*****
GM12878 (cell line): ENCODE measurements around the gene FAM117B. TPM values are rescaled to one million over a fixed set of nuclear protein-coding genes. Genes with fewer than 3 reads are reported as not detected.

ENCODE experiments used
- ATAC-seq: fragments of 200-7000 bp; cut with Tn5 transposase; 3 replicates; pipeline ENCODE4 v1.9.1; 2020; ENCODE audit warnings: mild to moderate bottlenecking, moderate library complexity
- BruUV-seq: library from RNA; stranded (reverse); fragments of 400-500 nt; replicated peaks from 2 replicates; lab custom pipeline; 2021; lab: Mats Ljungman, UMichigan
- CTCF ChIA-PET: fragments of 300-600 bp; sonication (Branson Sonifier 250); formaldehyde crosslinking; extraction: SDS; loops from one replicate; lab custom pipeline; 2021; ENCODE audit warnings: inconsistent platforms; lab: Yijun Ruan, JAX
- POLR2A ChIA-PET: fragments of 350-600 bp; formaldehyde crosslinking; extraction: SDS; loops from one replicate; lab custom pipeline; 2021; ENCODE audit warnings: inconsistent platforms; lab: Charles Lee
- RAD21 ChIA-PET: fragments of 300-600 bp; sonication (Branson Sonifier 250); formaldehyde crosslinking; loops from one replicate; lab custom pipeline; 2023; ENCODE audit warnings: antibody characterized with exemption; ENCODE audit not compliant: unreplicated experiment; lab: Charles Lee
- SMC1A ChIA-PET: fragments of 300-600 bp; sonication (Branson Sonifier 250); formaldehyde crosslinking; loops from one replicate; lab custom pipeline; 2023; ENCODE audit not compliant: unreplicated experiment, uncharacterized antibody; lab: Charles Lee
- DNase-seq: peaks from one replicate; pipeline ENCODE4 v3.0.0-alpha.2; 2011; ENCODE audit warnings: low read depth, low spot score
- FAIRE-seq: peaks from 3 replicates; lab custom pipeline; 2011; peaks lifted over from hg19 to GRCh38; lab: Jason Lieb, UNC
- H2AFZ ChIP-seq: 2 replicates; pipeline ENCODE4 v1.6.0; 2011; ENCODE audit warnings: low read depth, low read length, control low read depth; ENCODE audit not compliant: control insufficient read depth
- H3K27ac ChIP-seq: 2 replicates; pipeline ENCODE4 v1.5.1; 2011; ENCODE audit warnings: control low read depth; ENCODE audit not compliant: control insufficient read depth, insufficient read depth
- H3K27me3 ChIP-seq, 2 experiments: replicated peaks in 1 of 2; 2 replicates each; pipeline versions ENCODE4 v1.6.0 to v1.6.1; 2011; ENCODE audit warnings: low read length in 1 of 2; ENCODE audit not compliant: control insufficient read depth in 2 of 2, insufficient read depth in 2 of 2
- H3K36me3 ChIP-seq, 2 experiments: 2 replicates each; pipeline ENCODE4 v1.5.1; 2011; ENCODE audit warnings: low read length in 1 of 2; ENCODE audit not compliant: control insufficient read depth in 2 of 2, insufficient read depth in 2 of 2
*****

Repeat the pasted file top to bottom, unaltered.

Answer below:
GM12878 (cell line): ENCODE measurements around the gene FAM117B. TPM values are rescaled to one million over a fixed set of nuclear protein-coding genes. Genes with fewer than 3 reads are reported as not detected.

ENCODE experiments used
- ATAC-seq: fragments of 200-7000 bp; cut with Tn5 transposase; 3 replicates; pipeline ENCODE4 v1.9.1; 2020; ENCODE audit warnings: mild to moderate bottlenecking, moderate library complexity
- BruUV-seq: library from RNA; stranded (reverse); fragments of 400-500 nt; replicated peaks from 2 replicates; lab custom pipeline; 2021; lab: Mats Ljungman, UMichigan
- CTCF ChIA-PET: fragments of 300-600 bp; sonication (Branson Sonifier 250); formaldehyde crosslinking; extraction: SDS; loops from one replicate; lab custom pipeline; 2021; ENCODE audit warnings: inconsistent platforms; lab: Yijun Ruan, JAX
- POLR2A ChIA-PET: fragments of 350-600 bp; formaldehyde crosslinking; extraction: SDS; loops from one replicate; lab custom pipeline; 2021; ENCODE audit warnings: inconsistent platforms; lab: Charles Lee
- RAD21 ChIA-PET: fragments of 300-600 bp; sonication (Branson Sonifier 250); formaldehyde crosslinking; loops from one replicate; lab custom pipeline; 2023; ENCODE audit warnings: antibody characterized with exemption; ENCODE audit not compliant: unreplicated experiment; lab: Charles Lee
- SMC1A ChIA-PET: fragments of 300-600 bp; sonication (Branson Sonifier 250); formaldehyde crosslinking; loops from one replicate; lab custom pipeline; 2023; ENCODE audit not compliant: unreplicated experiment, uncharacterized antibody; lab: Charles Lee
- DNase-seq: peaks from one replicate; pipeline ENCODE4 v3.0.0-alpha.2; 2011; ENCODE audit warnings: low read depth, low spot score
- FAIRE-seq: peaks from 3 replicates; lab custom pipeline; 2011; peaks lifted over from hg19 to GRCh38; lab: Jason Lieb, UNC
- H2AFZ ChIP-seq: 2 replicates; pipeline ENCODE4 v1.6.0; 2011; ENCODE audit warnings: low read depth, low read length, control low read depth; ENCODE audit not compliant: control insufficient read depth
- H3K27ac ChIP-seq: 2 replicates; pipeline ENCODE4 v1.5.1; 2011; ENCODE audit warnings: control low read depth; ENCODE audit not compliant: control insufficient read depth, insufficient read depth
- H3K27me3 ChIP-seq, 2 experiments: replicated peaks in 1 of 2; 2 replicates each; pipeline versions ENCODE4 v1.6.0 to v1.6.1; 2011; ENCODE audit warnings: low read length in 1 of 2; ENCODE audit not compliant: control insufficient read depth in 2 of 2, insufficient read depth in 2 of 2
- H3K36me3 ChIP-seq, 2 experiments: 2 replicates each; pipeline ENCODE4 v1.5.1; 2011; ENCODE audit warnings: low read length in 1 of 2; ENCODE audit not compliant: control insufficient read depth in 2 of 2, insufficient read depth in 2 of 2